Over the past few days, Red Cross workers have been walking the streets of Goma on the eastern edge of the Democratic Republic of Congo, picking up civilian bodies and burying them where they could find space. They’ve counted 62 so far. Meanwhile, soldiers from the M23 rebel group who took the town last week and likely killed the civilians looked on from their posts and clutched their assault rifles. Many of them are just teenagers and have never seen their country when it wasn’t at war with itself. That’s roughly as long as we spoiled brats in America have been carrying around expensive electronic gadgets like cell phones in our pockets. And yes, the two situations are very related.
The Democratic Republic of Congo is one of very few places on the planet with a dependable supply of rare earth elements. This group of hard-to-find metals is essential to the circuitry of cell phones, laptops and that flatscreen TV you never watch. In other words, they’re in high demand in the world’s wealthiest countries, and as a direct result, mining the metals is a lucrative business in Congo. And in the wartorn eastern part of the country, it’s rebel groups like M23 that are running them, using the money from mining to buy guns, bombs and probably bribes, too.
Using forced labor from nearby villages, rebel forces have taken over entire mountains, where they’ve found valuable minerals like coltan that they can sell to refineries over the border in Rwanda or Uganda. Sometimes, they’ll sell the minerals directly to agents from China, a country that’s sitting on the majority of the world’s rare earth elements but would still rather buy them more cheaply from warlords in central Africa.
It would be a little bit too simplistic to say that the Congolese rebels were only fighting over rare earth elements. The land under their feet is also rich with gold and diamond deposits, not to mention the forests full of timber. The problem that’s tearing the country apart and keeping warlords in a steady supply of soliders, however, are more complicated than a mere battle over control of the country’s natural resources, though those resources help keep the soldiers supplied with weapons and food.
- See our documentary on Congo’s mining problems:
This latest flare up of violence, for instance, can be traced back to April, when a faction mostly made up of ethnic Tutsis defected from the Congolese army. They called themselves the March 23 Movement, referring to the date that a peace accord between Congo’s government and the National Congress for the Defence of the People (CNDP) was signed. The accord was supposed to integrate CNDP soldiers into the Congolese army, where they would be benefit from hierarchical structure and, perhaps more importantly, salaries. This never happened, M23 says, and so the soldiers went rogue.
This sort of thing seems to happen every couple of years in Congo, and it’s ugly every time. The rebel armies head to the east, away from Kinshasa, the country’s capital, and towards the main deposits of rare earth elements and gold. (Fun fact: Rare earth elements aren’t actually that rare. They’re about as common as any other mineral in the Earth’s crust, but they’re typically difficult to mine in all but a few places on the planet.) The rebels are known to raid entire communities and force the villagers to work in the mines for little or no pay. At the mines, the civilians are subjected to widespread abuse and backbreaking hours. Women are regularly raped. And the slightest bit of protest can get a worker killed, his body dumped in the jungle for nobody to find.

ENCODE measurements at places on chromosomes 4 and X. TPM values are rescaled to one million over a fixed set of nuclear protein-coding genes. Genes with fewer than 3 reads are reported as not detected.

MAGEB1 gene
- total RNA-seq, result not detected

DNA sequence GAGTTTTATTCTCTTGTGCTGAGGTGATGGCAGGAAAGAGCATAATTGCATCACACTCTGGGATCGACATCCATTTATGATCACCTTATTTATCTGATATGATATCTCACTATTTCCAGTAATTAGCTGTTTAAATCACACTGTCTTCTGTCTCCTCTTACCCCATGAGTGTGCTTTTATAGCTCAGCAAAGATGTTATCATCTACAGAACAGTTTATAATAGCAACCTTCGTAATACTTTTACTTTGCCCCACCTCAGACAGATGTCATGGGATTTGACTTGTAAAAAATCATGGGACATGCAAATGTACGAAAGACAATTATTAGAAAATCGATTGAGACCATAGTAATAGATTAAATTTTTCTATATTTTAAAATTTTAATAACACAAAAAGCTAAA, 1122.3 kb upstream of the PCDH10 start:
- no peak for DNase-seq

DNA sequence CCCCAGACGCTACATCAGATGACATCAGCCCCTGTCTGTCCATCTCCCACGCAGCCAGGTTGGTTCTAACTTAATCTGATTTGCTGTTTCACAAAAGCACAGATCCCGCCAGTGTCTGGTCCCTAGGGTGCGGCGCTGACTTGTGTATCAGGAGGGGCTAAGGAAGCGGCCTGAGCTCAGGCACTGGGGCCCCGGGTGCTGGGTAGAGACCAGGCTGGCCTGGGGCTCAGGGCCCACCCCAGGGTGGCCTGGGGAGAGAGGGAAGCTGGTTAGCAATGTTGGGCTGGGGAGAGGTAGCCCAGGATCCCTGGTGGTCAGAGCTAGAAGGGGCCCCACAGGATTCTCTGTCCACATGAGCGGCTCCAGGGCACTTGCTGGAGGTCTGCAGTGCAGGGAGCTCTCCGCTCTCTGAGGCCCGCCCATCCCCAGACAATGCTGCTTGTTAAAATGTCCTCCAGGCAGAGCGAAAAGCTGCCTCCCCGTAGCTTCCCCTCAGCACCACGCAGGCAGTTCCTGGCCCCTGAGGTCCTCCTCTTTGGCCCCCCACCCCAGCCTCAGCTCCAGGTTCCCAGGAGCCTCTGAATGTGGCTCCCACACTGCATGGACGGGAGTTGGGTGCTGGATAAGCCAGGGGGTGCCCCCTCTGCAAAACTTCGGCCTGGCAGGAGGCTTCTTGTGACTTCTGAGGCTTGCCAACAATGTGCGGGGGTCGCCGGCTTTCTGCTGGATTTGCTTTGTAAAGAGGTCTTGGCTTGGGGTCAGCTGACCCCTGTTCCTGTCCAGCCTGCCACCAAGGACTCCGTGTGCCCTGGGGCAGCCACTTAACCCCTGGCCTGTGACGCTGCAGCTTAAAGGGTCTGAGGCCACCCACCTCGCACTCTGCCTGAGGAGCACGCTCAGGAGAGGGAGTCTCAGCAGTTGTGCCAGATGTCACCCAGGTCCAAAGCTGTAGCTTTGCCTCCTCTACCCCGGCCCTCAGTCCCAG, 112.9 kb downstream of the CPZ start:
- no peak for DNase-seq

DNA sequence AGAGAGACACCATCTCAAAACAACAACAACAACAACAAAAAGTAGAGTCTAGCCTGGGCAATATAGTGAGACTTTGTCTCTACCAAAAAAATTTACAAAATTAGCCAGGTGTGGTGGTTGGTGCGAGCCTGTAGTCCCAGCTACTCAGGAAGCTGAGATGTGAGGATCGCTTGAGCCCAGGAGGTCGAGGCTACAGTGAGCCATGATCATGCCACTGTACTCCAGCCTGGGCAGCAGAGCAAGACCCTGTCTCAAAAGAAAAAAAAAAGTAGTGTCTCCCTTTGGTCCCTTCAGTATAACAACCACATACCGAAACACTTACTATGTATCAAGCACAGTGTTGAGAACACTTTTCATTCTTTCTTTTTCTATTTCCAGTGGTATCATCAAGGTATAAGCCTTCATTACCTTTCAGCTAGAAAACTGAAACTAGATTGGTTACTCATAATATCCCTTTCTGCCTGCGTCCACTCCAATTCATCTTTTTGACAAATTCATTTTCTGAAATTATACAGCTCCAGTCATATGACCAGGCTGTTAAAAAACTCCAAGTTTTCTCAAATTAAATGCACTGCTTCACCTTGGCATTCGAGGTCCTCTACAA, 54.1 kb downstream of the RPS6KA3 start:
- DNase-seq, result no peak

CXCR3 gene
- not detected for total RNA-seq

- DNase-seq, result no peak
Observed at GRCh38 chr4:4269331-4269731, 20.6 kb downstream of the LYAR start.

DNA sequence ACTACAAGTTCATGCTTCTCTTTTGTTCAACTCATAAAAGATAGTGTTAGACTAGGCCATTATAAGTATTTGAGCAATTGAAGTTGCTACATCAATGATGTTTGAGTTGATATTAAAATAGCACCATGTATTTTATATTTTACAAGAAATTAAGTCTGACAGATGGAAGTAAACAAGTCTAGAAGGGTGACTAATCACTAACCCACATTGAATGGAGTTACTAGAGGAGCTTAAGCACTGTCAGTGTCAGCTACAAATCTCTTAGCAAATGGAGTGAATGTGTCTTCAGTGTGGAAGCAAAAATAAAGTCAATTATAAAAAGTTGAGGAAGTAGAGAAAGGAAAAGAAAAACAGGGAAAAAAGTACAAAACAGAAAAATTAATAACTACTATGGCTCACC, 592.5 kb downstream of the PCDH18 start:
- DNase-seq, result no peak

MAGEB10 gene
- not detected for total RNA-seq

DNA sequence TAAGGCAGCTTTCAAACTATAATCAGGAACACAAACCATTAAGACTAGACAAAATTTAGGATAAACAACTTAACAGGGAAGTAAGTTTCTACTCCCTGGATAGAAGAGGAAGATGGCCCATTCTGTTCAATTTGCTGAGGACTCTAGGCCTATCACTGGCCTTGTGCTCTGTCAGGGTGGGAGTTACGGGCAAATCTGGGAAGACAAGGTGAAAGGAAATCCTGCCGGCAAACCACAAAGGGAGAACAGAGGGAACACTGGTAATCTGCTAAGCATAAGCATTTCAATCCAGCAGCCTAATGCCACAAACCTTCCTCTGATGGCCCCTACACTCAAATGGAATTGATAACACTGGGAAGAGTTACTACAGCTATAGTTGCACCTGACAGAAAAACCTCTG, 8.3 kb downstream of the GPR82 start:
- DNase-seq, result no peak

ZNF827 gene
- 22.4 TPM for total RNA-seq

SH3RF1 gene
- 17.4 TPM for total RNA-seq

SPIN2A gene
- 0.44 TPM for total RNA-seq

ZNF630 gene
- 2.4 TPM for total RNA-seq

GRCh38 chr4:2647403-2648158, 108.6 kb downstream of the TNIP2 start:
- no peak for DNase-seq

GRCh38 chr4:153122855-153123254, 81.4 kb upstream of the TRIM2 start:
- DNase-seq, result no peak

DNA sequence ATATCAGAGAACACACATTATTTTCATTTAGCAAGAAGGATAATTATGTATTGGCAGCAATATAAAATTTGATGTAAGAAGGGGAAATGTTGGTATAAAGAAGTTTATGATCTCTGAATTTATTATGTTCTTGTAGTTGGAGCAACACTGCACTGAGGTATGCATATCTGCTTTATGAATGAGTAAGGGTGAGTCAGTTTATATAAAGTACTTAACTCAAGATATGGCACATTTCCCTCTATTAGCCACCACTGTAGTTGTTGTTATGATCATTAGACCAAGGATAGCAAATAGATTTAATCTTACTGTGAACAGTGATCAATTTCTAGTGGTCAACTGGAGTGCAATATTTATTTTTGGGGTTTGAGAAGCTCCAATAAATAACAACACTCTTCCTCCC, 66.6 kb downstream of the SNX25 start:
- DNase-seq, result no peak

It’s no wonder the rebel armies send people running. The United Nations estimates that this latest conflict in eastern Congo has displaced over 140,000 civilians, many of who cut and run at the first sign of a rebel army raid, though that number could be as high as 800,000. Meanwhile, everyone’s praying that the conflict doesn’t escalate to levels seen during the First and Second Congo Wars, which occurred in the late 90s and claimed the lives of an estimated 5.4 million people. Nearly half of those killed were children younger than five years old. Even years after the wars were officially over, people continued to die at an alarming rate of 45,000 per day.
In the couple of years, there’s been a proactive however tardy campaign to quell the resource-related violence in the Congo. Activists have been taking electronics companies, who make up much of the demand for rare earth metals, to town for buying rare earth metals from the region. The Enough Project, one of the more visible and well-funded of Congo activist groups, is known for protesting on Apple’s doorstep around the times of their insane product launches, and has even been successful in recruiting celebrities to star in public service announcements on YouTube.
“Apple is claiming that their products don’t contain conflict minerals because their suppliers say so,” Jonathan Hutson of the Enough Project told The New York Times a couple years ago. “People are saying that answer is not good enough. That’s why there’s this grass-roots movement, so that we as consumers can choose to buy conflict free.” Of course, Apple is hardly the only electronics manufacturer, even if it is a high-profile one. The organization is more broadly focused on eradicating genocide from the region and points to cutting off rebel factions from the profits of selling rare earth metals as a way to make progress.
For now, things are looking better for the people of Goma. The M23 soldiers started pulling out of the city on Wednesday and say they’re open to peace talks but only if President Joseph Kabila will consider their demands and his soldiers behave themselves. “We want peace,” Makenga said. “We’re prepared for the return of government troops, they’re going to come … But if Kabila’s troops harass the people we’re prepared to come back in, we’re just around the corner.”